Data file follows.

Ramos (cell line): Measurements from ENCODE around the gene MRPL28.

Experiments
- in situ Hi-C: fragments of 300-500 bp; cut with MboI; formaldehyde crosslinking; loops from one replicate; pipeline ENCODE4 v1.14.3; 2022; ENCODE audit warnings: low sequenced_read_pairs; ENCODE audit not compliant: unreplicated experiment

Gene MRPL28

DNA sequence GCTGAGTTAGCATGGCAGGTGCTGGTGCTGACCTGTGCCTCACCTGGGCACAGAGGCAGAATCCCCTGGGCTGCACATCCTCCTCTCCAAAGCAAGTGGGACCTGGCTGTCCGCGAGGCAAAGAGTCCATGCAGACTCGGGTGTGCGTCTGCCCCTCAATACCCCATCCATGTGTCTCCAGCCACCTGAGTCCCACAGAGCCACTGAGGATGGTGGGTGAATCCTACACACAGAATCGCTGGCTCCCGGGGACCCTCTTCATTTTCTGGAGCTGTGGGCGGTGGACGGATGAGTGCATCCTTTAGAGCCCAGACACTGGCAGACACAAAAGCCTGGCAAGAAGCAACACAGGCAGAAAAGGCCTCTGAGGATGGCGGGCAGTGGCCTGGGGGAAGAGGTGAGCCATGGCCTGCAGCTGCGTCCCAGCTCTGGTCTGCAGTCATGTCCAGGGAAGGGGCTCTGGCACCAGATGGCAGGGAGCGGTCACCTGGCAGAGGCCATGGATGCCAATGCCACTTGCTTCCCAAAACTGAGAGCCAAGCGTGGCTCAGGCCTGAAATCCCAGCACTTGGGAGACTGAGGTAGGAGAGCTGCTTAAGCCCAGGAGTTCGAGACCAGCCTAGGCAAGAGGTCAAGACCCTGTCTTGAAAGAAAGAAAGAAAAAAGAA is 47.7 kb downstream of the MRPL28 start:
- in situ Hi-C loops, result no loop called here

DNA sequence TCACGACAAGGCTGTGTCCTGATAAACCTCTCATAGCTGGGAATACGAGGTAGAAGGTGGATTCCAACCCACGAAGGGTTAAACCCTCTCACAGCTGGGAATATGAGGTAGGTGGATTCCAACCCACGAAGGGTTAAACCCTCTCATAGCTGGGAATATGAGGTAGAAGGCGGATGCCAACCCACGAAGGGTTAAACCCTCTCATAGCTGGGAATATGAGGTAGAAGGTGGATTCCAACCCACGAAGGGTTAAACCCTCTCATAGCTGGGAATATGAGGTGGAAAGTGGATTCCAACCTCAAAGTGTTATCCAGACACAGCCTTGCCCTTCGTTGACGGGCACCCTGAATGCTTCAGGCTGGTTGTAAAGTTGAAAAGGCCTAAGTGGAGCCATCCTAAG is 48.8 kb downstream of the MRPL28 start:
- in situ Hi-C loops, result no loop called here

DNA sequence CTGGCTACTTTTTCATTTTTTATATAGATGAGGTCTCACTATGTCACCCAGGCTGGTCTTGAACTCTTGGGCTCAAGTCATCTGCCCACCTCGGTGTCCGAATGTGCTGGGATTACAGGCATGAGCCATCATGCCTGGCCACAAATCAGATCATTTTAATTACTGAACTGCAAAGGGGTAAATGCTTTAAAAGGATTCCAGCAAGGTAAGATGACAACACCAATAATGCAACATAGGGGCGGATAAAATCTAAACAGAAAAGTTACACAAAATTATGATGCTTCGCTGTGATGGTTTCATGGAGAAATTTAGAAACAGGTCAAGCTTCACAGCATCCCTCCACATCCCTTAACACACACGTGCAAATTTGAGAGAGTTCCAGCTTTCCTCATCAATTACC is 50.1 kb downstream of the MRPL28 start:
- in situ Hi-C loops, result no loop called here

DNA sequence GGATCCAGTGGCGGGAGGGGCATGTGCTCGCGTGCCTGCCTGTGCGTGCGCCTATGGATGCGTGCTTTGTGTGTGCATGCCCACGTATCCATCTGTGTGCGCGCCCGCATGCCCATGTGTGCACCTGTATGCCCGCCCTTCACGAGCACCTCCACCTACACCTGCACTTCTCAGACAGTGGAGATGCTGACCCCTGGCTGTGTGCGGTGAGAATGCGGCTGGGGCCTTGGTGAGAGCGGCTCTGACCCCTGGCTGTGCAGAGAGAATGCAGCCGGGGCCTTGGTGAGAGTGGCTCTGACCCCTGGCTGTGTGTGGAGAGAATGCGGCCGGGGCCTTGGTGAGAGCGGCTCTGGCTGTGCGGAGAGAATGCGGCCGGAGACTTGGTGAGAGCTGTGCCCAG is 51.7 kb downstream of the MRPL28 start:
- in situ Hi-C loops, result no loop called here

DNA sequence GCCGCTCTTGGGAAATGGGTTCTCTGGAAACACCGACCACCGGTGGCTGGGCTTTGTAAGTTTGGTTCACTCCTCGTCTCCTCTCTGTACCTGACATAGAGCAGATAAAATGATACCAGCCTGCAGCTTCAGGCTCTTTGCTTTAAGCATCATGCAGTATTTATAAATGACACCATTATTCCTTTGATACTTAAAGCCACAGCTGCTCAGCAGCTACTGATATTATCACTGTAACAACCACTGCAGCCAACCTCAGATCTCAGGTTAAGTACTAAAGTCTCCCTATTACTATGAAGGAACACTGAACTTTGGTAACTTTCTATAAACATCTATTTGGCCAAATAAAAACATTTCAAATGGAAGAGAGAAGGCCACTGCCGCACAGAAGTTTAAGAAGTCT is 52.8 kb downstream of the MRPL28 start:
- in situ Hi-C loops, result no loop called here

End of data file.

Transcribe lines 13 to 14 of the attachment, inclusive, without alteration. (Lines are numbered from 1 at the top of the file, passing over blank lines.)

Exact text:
DNA sequence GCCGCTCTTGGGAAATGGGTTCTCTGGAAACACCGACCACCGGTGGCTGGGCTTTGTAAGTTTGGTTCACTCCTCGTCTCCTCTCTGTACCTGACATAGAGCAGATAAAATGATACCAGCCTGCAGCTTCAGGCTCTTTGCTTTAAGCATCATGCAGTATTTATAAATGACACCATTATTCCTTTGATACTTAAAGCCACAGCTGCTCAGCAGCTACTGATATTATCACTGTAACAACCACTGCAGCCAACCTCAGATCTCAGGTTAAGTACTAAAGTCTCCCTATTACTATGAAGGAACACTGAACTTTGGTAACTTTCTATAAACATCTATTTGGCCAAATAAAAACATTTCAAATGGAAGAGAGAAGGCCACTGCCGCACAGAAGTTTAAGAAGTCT is 52.8 kb downstream of the MRPL28 start:
- in situ Hi-C loops, result no loop called here